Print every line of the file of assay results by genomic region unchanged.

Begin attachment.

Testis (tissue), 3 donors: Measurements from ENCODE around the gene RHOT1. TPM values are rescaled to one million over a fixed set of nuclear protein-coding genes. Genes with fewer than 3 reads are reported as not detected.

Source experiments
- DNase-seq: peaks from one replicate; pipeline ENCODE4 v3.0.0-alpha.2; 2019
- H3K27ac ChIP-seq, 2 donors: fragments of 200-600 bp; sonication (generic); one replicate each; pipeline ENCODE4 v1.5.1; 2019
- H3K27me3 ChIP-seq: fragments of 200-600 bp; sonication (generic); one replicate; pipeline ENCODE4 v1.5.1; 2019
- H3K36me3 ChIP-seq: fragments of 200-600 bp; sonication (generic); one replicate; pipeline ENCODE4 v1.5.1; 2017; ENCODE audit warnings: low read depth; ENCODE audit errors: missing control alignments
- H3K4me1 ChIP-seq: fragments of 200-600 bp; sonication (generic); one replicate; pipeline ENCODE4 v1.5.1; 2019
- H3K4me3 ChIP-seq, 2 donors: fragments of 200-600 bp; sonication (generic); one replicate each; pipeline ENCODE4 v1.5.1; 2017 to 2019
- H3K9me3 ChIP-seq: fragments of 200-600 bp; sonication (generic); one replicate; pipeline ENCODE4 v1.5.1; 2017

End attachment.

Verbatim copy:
Testis (tissue), 3 donors: Measurements from ENCODE around the gene RHOT1. TPM values are rescaled to one million over a fixed set of nuclear protein-coding genes. Genes with fewer than 3 reads are reported as not detected.

Source experiments
- DNase-seq: peaks from one replicate; pipeline ENCODE4 v3.0.0-alpha.2; 2019
- H3K27ac ChIP-seq, 2 donors: fragments of 200-600 bp; sonication (generic); one replicate each; pipeline ENCODE4 v1.5.1; 2019
- H3K27me3 ChIP-seq: fragments of 200-600 bp; sonication (generic); one replicate; pipeline ENCODE4 v1.5.1; 2019
- H3K36me3 ChIP-seq: fragments of 200-600 bp; sonication (generic); one replicate; pipeline ENCODE4 v1.5.1; 2017; ENCODE audit warnings: low read depth; ENCODE audit errors: missing control alignments
- H3K4me1 ChIP-seq: fragments of 200-600 bp; sonication (generic); one replicate; pipeline ENCODE4 v1.5.1; 2019
- H3K4me3 ChIP-seq, 2 donors: fragments of 200-600 bp; sonication (generic); one replicate each; pipeline ENCODE4 v1.5.1; 2017 to 2019
- H3K9me3 ChIP-seq: fragments of 200-600 bp; sonication (generic); one replicate; pipeline ENCODE4 v1.5.1; 2017